Tourism in the skies

I’ve spent the last month going from Africa to Europe to Asia, and back full circle to Africa through Europe. I’ve flown airlines from countries I didn’t visit, so I feel like I’ve been on tour of the sky, a sampler of cultures from far away places through the airplanes I’ve sat on for hours on end. Its fun to compare the services, food and drinks each plane gives you, and what kind of flight attendant gives it to you. The uniforms they wear and the safety briefing announcements change, and trying to read the safety card in the seat in front of you is always a challenge, especially if the alphabet isnt Roman or they go right-to-left or up-down instead of left-to-right. You start to memorize the announcements they make, and sometime recognize numbers and words like “kilometres,” so you fill in the blanks and realize they’re discussing the hours of travel and time of arrival. Then they go into the oxygen masks and how to fasten and unfasten your seat belt, and you start to believe you’re understanding Korean just because you know the monologue by heart.

flying over the Sahara with Turkish Airlines

flying over the Sahara with Turkish Airlines

I was stressed to fly with Aeroflot, an airline notoriously infamous for plane crashes. I was surprisingly reassured by the friendliness and beauty of the Russian flight attendants, Im not sure why, but I figured such a happy plane could never crash. Turkish Airlines had great complimentary meals and Turkish wine, but EgyptAir only offered over-sweetened fruit juices and Norwegian Air Shuttle didnt even offer water to drink. I love it when you get 3 or 4 seats to yourself and get to lie down and sleep (thank you Air Garuda), but sometimes private-entertainment system distracts with a great choice of movies to stay awake and watch. The women of Sri Lankan airlines had the best uniforms, with the women adorned in turquoise, peacock-pattern saris, their brown bellies exposed around the midriff.

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Paris Paris

I flew with Sri Lankan from Jakarta to Colombo, and arrived in Sri Lanka with a day-long layover. I was given a hotel room because they had delayed the flight an extra day, and I met an English Pakistani woman who wanted to share a rickshaw and explore the beach town of Ngombo with someone. She was a tough lady, but slowly started to open up about how she had been cursed with black magic by her sisters and brothers. She explained that she had come to Singapore and Sri Lanka to speak with black magic doctors, to try and break the curse on her which had now extended to her missing son. I was feeling confused but sorry for her, until her parting words were “be careful around me, my black magic might spread.” My flight from Colombo to Paris was 11 hours straight, which was alot more than the 6 hours I incorrectly calculated with our time-zone change.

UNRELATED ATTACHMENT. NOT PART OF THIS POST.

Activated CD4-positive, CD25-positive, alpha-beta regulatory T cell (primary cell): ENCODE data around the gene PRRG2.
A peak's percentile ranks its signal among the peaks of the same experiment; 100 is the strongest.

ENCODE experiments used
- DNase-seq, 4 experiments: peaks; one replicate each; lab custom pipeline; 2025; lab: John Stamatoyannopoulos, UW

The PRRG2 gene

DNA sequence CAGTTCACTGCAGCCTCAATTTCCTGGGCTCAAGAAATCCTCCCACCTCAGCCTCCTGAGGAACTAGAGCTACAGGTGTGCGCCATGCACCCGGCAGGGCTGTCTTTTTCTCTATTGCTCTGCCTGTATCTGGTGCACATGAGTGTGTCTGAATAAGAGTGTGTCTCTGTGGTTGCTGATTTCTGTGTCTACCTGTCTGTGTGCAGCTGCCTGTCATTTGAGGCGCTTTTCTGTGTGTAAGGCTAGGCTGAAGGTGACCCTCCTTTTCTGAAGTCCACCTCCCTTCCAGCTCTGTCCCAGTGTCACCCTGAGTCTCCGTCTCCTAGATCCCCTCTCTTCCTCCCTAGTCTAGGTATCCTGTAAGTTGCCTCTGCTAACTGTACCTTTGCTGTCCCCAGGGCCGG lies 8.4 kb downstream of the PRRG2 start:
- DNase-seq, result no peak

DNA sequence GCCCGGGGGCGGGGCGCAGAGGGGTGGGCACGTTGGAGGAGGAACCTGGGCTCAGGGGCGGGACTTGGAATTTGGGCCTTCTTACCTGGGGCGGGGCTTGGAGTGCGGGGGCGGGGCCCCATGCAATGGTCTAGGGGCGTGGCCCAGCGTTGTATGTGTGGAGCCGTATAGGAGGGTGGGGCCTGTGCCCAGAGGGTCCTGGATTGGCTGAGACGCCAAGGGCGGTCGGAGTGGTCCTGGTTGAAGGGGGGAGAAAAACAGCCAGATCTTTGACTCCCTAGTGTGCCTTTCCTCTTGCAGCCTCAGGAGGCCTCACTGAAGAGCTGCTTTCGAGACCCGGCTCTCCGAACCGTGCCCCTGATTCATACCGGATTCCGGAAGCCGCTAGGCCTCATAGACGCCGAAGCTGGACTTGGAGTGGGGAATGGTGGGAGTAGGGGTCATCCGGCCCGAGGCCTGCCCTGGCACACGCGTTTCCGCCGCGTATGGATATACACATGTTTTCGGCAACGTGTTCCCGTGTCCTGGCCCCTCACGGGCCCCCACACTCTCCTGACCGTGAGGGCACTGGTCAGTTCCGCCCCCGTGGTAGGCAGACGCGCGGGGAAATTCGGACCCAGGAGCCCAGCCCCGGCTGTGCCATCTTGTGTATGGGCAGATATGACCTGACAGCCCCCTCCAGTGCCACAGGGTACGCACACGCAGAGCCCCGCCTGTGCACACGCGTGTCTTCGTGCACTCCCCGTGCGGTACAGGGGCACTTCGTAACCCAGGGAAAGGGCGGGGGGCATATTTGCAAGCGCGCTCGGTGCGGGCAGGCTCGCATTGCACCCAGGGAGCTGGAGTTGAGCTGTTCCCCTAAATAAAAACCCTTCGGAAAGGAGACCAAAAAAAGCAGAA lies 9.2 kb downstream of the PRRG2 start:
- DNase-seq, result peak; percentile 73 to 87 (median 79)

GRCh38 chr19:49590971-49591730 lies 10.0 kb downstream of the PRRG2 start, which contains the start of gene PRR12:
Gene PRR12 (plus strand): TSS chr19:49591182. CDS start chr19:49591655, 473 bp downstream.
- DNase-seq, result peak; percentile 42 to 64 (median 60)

My 3 day stopover in Paris was a wonderful city get-away, but somehow so disruptive in my transition from Asia to Africa. I had an 8kg backpack full of only tropical-weather clothing, and had forgotten how expensive normal life can cost in Europe. But I warmly welcomed the organization and cleanliness of Paris, walking around in adoration of each and every apartment building that looked like it qualified for UNESCO world heritage site status. I woke up each morning a few blocks away from the Eiffel tower in a cold, clean room, and in my half-awake-state, would only remember I was in France after first realizing I couldn’t be in south-east Asia or west Africa.

Colombo at night

Colombo at night

I hate it when flights are delayed, unless they’re delayed more than 4 hours and you get some sweet compensation. My flight out of Colombo and into Abidjan were reported as late, but then changed back to being on schedule, which is somehow more stressful than just accepting the delay and enjoying the place you’re in for a bit longer. I got 6 emails in a 6 hour period from Egyptair quoting delays and then no delays, but then the flight boarded 45 mins early. I’ve still never missed a flight, but its bound to happen sooner or later, especially with technology like SMS notifications that tell you 4 new, different departure times when you’ve already arrived at your boarding gate and decide to wander off, only to hear your name being called over the PA system. I couldnt understand the final boarding call because it was only made in Indonesian, but after enough airports and airplanes you’ve also learned to understand what it means when your name is called over the loudspeakers, and even in the strangest accents. And that’s because its every traveler’s worst nightmare to miss a flight, especially one which you bought a non-refundable, one way ticket for.

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